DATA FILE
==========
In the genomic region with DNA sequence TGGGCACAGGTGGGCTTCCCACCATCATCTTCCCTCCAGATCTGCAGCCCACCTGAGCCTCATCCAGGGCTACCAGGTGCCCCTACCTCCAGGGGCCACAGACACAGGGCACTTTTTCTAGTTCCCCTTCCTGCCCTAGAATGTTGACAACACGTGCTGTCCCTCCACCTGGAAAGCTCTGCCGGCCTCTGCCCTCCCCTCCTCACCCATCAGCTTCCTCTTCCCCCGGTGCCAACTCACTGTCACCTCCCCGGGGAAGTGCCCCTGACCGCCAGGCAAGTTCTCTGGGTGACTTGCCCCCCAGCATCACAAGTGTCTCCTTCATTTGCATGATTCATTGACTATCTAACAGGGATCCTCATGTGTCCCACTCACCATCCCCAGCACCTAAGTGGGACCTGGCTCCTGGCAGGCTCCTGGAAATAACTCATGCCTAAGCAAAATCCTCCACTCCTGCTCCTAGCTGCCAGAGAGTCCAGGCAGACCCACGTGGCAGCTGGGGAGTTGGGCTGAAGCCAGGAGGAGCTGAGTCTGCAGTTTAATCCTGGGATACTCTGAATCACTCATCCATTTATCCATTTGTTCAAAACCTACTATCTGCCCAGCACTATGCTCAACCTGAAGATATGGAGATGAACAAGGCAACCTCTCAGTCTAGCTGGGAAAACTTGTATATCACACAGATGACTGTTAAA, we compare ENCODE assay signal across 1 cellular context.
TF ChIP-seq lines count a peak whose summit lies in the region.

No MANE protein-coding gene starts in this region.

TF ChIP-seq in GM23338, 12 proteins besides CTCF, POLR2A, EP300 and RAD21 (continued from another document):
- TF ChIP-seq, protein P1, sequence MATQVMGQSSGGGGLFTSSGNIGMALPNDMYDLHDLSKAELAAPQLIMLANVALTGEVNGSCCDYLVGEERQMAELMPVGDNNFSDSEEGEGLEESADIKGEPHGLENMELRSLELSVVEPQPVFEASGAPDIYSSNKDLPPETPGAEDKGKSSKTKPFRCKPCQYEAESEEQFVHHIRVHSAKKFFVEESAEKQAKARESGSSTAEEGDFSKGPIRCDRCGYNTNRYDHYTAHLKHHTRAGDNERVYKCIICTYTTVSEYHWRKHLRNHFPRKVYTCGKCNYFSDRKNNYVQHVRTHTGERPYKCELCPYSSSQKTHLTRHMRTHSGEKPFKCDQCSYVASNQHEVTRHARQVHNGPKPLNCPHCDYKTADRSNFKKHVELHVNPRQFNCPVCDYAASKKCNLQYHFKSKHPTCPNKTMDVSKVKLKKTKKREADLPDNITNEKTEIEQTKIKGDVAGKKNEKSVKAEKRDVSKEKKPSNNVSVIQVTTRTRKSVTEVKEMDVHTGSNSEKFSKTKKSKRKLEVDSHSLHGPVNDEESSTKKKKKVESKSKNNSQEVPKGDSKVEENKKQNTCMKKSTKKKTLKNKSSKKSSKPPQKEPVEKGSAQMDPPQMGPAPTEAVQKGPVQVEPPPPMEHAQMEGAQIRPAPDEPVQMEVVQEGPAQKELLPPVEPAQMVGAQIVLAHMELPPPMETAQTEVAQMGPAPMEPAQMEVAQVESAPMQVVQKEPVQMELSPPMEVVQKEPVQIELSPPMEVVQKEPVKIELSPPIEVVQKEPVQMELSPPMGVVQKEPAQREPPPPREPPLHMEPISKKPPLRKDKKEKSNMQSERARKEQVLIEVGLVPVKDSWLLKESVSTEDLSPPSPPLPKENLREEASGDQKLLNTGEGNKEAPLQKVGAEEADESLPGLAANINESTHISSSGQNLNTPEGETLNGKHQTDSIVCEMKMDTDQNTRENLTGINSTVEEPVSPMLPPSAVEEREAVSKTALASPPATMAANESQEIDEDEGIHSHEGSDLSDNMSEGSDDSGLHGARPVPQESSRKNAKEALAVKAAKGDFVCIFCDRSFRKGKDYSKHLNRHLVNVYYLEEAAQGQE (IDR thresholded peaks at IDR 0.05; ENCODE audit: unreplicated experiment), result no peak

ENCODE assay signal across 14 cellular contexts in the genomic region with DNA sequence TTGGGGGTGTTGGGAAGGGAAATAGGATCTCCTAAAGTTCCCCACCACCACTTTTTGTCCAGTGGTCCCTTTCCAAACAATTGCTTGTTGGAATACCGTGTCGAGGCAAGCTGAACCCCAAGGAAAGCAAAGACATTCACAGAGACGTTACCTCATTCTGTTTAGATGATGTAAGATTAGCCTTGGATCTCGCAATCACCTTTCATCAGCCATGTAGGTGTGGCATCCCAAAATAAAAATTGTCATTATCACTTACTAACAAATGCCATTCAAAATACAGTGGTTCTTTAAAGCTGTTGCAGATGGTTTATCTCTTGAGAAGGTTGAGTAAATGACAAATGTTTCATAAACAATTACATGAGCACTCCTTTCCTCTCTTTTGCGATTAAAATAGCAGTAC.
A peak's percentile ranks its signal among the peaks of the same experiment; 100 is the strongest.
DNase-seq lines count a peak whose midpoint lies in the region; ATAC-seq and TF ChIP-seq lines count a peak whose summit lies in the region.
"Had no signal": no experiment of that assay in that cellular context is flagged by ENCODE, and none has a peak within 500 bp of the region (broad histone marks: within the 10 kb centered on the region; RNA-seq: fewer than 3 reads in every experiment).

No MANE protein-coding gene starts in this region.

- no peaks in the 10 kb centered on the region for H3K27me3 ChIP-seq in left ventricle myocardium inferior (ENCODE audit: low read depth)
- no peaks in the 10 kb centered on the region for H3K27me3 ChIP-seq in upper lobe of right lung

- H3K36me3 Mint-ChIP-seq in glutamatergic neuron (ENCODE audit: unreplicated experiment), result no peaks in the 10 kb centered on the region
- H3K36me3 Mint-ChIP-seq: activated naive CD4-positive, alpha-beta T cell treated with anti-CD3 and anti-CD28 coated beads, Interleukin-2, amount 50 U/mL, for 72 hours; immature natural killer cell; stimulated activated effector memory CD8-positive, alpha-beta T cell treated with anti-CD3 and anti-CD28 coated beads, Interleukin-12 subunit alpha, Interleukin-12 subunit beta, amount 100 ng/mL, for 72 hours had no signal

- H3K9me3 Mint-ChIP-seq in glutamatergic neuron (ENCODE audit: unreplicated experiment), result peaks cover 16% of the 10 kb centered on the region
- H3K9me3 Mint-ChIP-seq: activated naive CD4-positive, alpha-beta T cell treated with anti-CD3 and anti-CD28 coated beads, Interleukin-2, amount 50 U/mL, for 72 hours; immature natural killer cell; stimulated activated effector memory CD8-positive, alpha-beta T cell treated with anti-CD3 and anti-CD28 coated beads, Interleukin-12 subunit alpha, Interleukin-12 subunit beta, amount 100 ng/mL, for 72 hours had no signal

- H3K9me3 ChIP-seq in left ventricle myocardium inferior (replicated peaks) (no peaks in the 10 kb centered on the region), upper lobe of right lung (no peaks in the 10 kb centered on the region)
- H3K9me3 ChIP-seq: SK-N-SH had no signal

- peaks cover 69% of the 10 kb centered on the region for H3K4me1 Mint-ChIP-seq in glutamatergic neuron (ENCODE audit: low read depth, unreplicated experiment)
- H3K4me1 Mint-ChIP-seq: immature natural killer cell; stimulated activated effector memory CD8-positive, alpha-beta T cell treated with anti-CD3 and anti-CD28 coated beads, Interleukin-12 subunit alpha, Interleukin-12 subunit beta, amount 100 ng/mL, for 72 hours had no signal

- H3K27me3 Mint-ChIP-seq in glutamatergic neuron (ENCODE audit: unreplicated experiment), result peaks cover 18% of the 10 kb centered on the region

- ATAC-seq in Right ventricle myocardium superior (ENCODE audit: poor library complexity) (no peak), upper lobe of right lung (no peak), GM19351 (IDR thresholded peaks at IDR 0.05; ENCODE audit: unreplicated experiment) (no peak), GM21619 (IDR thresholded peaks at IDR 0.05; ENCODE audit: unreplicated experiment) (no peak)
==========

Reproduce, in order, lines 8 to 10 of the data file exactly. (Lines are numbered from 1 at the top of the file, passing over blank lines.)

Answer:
DNase-seq lines count a peak whose midpoint lies in the region; ATAC-seq and TF ChIP-seq lines count a peak whose summit lies in the region.
"Had no signal": no experiment of that assay in that cellular context is flagged by ENCODE, and none has a peak within 500 bp of the region (broad histone marks: within the 10 kb centered on the region; RNA-seq: fewer than 3 reads in every experiment).

No MANE protein-coding gene starts in this region.